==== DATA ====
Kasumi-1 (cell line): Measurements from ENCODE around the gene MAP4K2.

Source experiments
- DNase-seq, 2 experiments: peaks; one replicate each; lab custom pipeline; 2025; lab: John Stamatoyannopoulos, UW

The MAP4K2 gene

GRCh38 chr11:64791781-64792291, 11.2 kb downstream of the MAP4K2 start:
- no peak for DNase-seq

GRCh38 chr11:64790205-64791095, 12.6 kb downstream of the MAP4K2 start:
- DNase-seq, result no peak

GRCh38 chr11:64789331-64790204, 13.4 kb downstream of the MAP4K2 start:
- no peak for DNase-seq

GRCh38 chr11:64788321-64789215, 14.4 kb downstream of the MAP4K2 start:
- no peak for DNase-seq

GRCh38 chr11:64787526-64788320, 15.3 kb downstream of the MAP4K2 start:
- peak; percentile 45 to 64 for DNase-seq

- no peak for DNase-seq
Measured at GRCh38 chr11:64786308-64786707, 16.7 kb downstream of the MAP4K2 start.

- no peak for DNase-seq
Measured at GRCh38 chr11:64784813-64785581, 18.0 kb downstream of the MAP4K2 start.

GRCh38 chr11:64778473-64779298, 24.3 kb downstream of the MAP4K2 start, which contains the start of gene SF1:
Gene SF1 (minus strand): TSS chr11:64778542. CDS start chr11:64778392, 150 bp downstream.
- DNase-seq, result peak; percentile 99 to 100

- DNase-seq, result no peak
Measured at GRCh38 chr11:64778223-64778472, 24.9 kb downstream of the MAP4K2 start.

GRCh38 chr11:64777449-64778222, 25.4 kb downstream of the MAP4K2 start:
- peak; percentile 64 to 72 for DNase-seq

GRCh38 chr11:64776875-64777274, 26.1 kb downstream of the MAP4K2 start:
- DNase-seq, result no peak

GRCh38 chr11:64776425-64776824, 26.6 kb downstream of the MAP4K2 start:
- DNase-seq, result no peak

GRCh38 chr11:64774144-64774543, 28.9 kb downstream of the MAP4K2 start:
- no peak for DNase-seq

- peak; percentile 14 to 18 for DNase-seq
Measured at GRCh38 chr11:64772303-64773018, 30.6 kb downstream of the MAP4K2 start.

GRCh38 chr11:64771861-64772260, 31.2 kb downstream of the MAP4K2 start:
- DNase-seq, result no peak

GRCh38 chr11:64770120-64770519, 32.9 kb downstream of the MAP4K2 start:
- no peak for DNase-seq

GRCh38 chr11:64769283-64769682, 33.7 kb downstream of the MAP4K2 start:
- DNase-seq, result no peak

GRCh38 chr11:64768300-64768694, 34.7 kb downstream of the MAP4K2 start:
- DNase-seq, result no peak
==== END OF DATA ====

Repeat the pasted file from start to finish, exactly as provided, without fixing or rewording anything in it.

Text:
Kasumi-1 (cell line): Measurements from ENCODE around the gene MAP4K2.

Source experiments
- DNase-seq, 2 experiments: peaks; one replicate each; lab custom pipeline; 2025; lab: John Stamatoyannopoulos, UW

The MAP4K2 gene

GRCh38 chr11:64791781-64792291, 11.2 kb downstream of the MAP4K2 start:
- no peak for DNase-seq

GRCh38 chr11:64790205-64791095, 12.6 kb downstream of the MAP4K2 start:
- DNase-seq, result no peak

GRCh38 chr11:64789331-64790204, 13.4 kb downstream of the MAP4K2 start:
- no peak for DNase-seq

GRCh38 chr11:64788321-64789215, 14.4 kb downstream of the MAP4K2 start:
- no peak for DNase-seq

GRCh38 chr11:64787526-64788320, 15.3 kb downstream of the MAP4K2 start:
- peak; percentile 45 to 64 for DNase-seq

- no peak for DNase-seq
Measured at GRCh38 chr11:64786308-64786707, 16.7 kb downstream of the MAP4K2 start.

- no peak for DNase-seq
Measured at GRCh38 chr11:64784813-64785581, 18.0 kb downstream of the MAP4K2 start.

GRCh38 chr11:64778473-64779298, 24.3 kb downstream of the MAP4K2 start, which contains the start of gene SF1:
Gene SF1 (minus strand): TSS chr11:64778542. CDS start chr11:64778392, 150 bp downstream.
- DNase-seq, result peak; percentile 99 to 100

- DNase-seq, result no peak
Measured at GRCh38 chr11:64778223-64778472, 24.9 kb downstream of the MAP4K2 start.

GRCh38 chr11:64777449-64778222, 25.4 kb downstream of the MAP4K2 start:
- peak; percentile 64 to 72 for DNase-seq

GRCh38 chr11:64776875-64777274, 26.1 kb downstream of the MAP4K2 start:
- DNase-seq, result no peak

GRCh38 chr11:64776425-64776824, 26.6 kb downstream of the MAP4K2 start:
- DNase-seq, result no peak

GRCh38 chr11:64774144-64774543, 28.9 kb downstream of the MAP4K2 start:
- no peak for DNase-seq

- peak; percentile 14 to 18 for DNase-seq
Measured at GRCh38 chr11:64772303-64773018, 30.6 kb downstream of the MAP4K2 start.

GRCh38 chr11:64771861-64772260, 31.2 kb downstream of the MAP4K2 start:
- DNase-seq, result no peak

GRCh38 chr11:64770120-64770519, 32.9 kb downstream of the MAP4K2 start:
- no peak for DNase-seq

GRCh38 chr11:64769283-64769682, 33.7 kb downstream of the MAP4K2 start:
- DNase-seq, result no peak

GRCh38 chr11:64768300-64768694, 34.7 kb downstream of the MAP4K2 start:
- DNase-seq, result no peak